I was a fool. A fool, I say! I actually expected something from a sequel to a movie I hold in high esteem. I know, I know. I’m a grump. I should know better. I should’ve said, “Bah!”, puffed on my pipe and gone back to reading the New Yorker or whatever. But I didn’t. I looked into my father’s eyes and said with complete sincerity, “Let’s go see 28 Weeks Later!” If I had a time machine and a gun, I would’ve shot myself where I stood.
It’s not even like I had a hugely strong drive to see the movie. Yeah, I’d seen the trailer and was mildly impressed. But, you see, circumstances came together to completely bone me. It was graduation weekend. I didn’t have a computer or even a room of my own. I was sitting around in a motel room with blood stains on the floor with my parents being threatened with Batman Forever on the TV’s cable. I kind of wanted to see Spider-Man 3, but I had a strong notion that it would be playing in IMAX at the theater back home (and guess what? It was). So 28 Weeks Later was the only other option I had. But that doesn’t even completely excuse me. I was fuckin’ excited. Eager, even. Sigh.
I should’ve known even before the movie began I’d be pissed before long. A gaggle of snotty, loud, retarded teenagers came in just before showtime and wouldn’t stop chattering amongst themselves. The trailers were so dull, nondescript and uninteresting that I couldn’t even tell you what they were now. I mean, Jesus. I was fading in and out of attention during them. I shouldn’t even notice how boring and long a preview is. CHRIST.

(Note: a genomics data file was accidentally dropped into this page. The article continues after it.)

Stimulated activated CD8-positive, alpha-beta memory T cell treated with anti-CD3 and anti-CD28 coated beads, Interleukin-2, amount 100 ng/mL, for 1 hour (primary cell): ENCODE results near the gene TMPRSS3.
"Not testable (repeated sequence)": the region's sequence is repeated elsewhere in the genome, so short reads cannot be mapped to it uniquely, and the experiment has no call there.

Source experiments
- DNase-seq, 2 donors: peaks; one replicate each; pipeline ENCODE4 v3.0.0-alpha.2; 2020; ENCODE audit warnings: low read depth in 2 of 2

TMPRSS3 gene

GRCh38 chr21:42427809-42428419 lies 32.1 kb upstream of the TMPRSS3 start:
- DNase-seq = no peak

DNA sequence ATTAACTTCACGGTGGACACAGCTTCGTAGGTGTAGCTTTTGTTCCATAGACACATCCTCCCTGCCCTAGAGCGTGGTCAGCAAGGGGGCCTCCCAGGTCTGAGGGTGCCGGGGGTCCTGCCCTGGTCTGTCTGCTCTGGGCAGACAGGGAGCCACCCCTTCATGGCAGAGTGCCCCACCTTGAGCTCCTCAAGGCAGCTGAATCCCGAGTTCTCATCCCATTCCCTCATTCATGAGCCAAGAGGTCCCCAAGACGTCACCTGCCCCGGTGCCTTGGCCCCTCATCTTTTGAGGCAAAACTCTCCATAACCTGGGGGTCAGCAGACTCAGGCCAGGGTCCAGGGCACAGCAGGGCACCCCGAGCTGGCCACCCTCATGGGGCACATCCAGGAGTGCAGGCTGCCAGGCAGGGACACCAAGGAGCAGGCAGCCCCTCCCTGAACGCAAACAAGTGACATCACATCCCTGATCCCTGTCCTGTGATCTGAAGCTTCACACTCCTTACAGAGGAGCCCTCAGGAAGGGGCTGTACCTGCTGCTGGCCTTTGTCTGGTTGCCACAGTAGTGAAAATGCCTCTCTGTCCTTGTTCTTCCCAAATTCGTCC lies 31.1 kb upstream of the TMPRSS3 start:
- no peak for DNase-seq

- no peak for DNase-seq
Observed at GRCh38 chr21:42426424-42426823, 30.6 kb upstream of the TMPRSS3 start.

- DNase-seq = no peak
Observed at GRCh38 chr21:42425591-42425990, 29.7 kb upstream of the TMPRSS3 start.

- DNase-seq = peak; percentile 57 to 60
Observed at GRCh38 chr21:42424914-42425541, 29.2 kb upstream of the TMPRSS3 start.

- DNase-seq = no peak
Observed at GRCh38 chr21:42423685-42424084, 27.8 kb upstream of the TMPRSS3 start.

But then the movie started. And it was actually good! Alice and Don (Catherine McCormack and Robert Carlyle) are shacking with an elderly couple and a few other misfits trying to hold out against the turbo-zombies from the first movie and are coming down to some of the last of their supplies. McCormack and Carlyle get teary-eyed over the fact that they’ll probably never see their kids again and gee, isn’t it convenient they were away on a trip before all this happened. Of course, this wouldn’t be much of a horror movie if it was all about them cooking dinner and being depressing, so sooner or later the turbo-zombies find them, break into their domestic fortress and generally fuck their shit up.
But of course if you’ve been keeping tabs on this movie, you know it doesn’t end there. Helpful subtitles let us in on what’s been happening since the last movie up until 28 weeks after the infection began spreading. The turbo-zombies starved after eventually decimating the population, NATO came back to help sanitize and secure the premises and people are finally being let back into a “safe” zone completely protected by rowdy American NATO soldiers (seriously, did no one else volunteer? Who else is even in NATO?). Of course, surprise, surprise. We get introduced to Carlyle’s two kids, a girl who’s not quite legal yet and an adorable young moppet of a boy (I think England mass produces them). Turns out Daddy was found, saved, and is now one of the civilian head honchos of their heavily-armed utopia. After a teary-eyed recollection of what happened to Mommy, they all settle in to start their new lives. The End.